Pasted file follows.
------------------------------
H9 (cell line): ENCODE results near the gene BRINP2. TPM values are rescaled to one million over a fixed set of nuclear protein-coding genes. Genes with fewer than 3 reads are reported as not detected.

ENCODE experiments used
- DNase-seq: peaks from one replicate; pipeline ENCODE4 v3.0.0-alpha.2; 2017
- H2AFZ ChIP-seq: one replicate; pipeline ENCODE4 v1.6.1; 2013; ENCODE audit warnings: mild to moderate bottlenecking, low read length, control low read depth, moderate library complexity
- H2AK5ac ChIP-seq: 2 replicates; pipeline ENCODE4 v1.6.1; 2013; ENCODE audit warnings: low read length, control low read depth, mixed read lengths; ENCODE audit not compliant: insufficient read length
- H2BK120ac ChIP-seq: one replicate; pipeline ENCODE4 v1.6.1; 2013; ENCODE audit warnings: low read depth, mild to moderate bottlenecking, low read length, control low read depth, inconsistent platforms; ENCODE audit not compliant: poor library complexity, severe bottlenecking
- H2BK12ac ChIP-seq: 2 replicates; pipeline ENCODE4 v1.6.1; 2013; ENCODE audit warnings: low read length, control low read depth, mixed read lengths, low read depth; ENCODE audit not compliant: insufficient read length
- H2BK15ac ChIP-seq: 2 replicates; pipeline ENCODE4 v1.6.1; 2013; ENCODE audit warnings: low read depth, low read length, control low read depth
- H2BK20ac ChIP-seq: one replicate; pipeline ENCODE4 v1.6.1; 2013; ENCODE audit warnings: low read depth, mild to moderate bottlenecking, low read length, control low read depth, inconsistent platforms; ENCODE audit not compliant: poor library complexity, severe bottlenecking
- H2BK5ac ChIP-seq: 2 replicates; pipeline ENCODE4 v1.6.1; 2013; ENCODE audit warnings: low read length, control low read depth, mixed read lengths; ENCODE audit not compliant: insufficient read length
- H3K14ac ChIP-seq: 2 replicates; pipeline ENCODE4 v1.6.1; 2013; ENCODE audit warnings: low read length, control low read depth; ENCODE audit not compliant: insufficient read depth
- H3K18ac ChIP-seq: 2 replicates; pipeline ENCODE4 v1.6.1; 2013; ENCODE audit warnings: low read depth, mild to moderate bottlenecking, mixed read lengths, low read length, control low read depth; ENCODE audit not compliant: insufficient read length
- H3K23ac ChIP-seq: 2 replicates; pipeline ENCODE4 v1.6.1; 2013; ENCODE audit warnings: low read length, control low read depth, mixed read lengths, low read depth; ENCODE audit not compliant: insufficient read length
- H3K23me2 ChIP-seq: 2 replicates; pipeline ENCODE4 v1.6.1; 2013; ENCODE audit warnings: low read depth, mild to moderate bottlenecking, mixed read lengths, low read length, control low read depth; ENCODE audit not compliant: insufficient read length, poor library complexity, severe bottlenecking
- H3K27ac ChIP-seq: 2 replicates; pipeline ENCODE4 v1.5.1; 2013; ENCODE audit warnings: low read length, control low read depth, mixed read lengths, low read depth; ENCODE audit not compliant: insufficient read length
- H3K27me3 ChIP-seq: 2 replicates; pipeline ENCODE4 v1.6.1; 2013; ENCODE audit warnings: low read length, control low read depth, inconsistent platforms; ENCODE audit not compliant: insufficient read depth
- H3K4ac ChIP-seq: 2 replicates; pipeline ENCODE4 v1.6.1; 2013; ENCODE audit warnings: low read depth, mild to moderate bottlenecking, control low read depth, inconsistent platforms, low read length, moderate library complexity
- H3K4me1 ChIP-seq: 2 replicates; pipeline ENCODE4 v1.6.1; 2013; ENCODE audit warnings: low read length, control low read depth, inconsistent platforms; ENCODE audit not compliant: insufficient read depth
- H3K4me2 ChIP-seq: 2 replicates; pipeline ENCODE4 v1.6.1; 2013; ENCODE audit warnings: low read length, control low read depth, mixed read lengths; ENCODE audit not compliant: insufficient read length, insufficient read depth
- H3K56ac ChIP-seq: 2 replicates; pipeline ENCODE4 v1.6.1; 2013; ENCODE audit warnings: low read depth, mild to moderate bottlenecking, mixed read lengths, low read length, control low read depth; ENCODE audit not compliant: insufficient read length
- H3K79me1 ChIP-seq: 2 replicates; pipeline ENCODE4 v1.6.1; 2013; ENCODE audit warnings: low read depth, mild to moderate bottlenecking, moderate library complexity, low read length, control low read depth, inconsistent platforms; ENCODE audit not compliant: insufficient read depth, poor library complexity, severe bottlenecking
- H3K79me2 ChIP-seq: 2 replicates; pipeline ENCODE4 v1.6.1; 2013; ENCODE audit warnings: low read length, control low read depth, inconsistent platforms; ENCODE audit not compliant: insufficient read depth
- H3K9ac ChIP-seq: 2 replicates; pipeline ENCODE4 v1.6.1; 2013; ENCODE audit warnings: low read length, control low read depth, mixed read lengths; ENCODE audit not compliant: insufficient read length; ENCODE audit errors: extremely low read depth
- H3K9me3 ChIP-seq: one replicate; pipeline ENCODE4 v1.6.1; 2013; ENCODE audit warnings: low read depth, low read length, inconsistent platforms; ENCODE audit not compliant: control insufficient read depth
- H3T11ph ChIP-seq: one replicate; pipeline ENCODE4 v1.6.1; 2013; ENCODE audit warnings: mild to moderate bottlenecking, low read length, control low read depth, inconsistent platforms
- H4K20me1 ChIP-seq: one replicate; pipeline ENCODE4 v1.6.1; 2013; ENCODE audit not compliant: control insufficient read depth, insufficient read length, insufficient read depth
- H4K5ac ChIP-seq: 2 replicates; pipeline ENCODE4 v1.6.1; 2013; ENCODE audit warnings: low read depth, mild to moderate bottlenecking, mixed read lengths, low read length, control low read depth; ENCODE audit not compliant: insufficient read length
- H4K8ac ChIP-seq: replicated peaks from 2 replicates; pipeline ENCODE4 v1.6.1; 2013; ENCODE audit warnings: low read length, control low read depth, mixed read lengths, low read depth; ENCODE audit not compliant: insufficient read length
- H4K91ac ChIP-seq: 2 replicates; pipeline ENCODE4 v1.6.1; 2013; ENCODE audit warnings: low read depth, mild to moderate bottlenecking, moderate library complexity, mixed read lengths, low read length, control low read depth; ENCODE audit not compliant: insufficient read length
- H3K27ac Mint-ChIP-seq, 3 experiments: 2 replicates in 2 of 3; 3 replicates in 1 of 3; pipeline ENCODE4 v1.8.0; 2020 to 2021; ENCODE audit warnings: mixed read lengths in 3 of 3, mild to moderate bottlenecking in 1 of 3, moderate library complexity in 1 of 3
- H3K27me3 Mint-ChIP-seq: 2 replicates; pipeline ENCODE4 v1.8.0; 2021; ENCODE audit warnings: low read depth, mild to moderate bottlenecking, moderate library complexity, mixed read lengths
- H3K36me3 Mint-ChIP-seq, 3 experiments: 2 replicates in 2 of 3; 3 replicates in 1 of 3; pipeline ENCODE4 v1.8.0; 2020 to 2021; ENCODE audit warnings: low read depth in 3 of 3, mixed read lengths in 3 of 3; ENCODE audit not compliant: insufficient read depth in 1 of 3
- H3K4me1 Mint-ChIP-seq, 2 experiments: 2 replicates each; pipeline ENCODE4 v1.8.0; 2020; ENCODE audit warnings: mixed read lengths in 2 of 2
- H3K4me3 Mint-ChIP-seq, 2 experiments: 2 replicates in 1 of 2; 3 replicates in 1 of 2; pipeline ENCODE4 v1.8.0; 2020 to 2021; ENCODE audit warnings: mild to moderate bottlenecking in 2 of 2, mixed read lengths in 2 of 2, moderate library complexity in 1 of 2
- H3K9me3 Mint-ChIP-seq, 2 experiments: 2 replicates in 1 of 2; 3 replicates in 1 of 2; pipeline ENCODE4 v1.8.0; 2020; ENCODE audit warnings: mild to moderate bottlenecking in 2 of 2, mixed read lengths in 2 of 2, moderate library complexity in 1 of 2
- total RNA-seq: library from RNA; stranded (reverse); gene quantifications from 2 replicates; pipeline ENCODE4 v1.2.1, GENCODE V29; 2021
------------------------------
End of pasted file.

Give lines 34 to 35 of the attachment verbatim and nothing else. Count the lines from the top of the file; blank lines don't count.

- H3K4me3 Mint-ChIP-seq, 2 experiments: 2 replicates in 1 of 2; 3 replicates in 1 of 2; pipeline ENCODE4 v1.8.0; 2020 to 2021; ENCODE audit warnings: mild to moderate bottlenecking in 2 of 2, mixed read lengths in 2 of 2, moderate library complexity in 1 of 2
- H3K9me3 Mint-ChIP-seq, 2 experiments: 2 replicates in 1 of 2; 3 replicates in 1 of 2; pipeline ENCODE4 v1.8.0; 2020; ENCODE audit warnings: mild to moderate bottlenecking in 2 of 2, mixed read lengths in 2 of 2, moderate library complexity in 1 of 2